There are many reasons why you might decide to visit Dulwich Picture Gallery. In my case, this was to view a particular exhibition entitled ‘Reframed: The Woman in the Window’.

A fellow blogger alerted me to this event which definitely illustrates the power of blogging! The blogger in question blogs at and is one of my favourite blog writers.

Dulwich is in South East London and the area where the Gallery is situated is very upmarket! The last time I visited the Gallery was over thirty years ago, when I was living in Streatham and working in Mitcham (the opposite to upmarket!)

I drove up to Dulwich which took about one and a half hours. This was much less complicated than trying to get there by public transport. I was able to park, for free, in Gallery Road; another surprise for South London.

Dulwich Picture Gallery is the world’s first purpose built art gallery and was opened to the public in 1817, making it also the oldest art gallery in London. It has a collection of over 600 paintings, including works by Rembrandt, Rubens, Gainsborough and Canaletto.

The exhibition I went to see definitely lived up to and possibly exceeded my expectations. It featured over fifty works, all reflecting the theme of the ‘woman in the window’. Artists included; Dante Gabriel Rossetti, David Hockney, Rembrandt, Pablo Picasso and many more besides.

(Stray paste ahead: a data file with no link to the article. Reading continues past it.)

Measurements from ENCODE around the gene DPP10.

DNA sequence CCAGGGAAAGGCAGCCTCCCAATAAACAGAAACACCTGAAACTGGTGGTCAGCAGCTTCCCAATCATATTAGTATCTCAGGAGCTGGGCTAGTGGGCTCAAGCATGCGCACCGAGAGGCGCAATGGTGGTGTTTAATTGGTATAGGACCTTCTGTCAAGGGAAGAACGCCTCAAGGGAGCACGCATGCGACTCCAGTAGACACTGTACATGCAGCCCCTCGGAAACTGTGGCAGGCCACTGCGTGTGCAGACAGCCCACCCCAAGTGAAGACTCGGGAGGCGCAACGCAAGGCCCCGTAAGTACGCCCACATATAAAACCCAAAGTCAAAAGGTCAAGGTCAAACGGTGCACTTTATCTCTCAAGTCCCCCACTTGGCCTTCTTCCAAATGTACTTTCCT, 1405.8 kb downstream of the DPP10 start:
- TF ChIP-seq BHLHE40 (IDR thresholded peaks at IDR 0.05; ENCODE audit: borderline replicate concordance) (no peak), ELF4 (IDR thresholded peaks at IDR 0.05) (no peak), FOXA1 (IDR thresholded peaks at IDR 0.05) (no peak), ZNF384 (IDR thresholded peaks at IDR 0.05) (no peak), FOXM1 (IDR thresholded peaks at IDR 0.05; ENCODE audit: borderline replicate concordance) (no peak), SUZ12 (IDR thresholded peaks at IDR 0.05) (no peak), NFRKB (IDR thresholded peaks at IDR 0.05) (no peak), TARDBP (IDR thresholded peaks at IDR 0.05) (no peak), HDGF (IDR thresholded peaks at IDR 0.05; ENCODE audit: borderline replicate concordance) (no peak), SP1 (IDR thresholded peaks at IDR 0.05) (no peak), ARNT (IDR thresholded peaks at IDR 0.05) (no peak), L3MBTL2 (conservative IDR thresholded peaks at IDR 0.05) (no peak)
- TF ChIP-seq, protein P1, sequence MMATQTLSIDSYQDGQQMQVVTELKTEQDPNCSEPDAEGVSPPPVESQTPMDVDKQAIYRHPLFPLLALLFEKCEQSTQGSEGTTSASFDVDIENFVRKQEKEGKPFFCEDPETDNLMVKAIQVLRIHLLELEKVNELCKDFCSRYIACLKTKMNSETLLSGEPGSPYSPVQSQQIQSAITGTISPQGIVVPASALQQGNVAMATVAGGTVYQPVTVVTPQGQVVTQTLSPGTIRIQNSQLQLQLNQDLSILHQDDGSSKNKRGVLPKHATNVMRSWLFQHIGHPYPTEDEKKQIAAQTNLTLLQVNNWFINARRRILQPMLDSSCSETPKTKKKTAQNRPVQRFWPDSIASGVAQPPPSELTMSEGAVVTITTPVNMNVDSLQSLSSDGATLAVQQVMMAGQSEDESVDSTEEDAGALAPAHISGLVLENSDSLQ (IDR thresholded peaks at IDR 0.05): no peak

‘Girl at a Window’, painted in 1645 by Rembrandt, initially inspired the exhibition and is part of the gallery’s own collection.

This striking painting is by Gabriel Metsu, another Dutch painter. It shows an African woman seated behind a stone sill, wearing red velvet and pearls and dates from the 17th century. I find this image very interesting and appealing. I would like to know more about the subject.

There were not only paintings to view. This impressive limestone sculpture is of Saint Avia looking out from a window through bars. She was incarcerated for her Christian beliefs and it is said that the Virgin Mary gave her communion, in prison. The sculpture dates from 1500.

I love this painting by Ajarb Bernard Ategwa, in particular the bright colours.

I also liked this modern image taken by the German photographer Wolfgang Tillmans. It portrays the DJ Smokin Jo.

Although I took a lot of photos, the last one I am sharing with you is a work by Picasso, entitled ‘La Femme à la fenêtre’ and produced in 1952. It is of his sometime lover Françoise Gilot.

I found this exhibition interesting and thought provoking. I particularly enjoyed the diversity of the works on display. Unfortunately, the exhibition finished on the 4th September but I will definitely return to the Dulwich Picture Gallery in the future.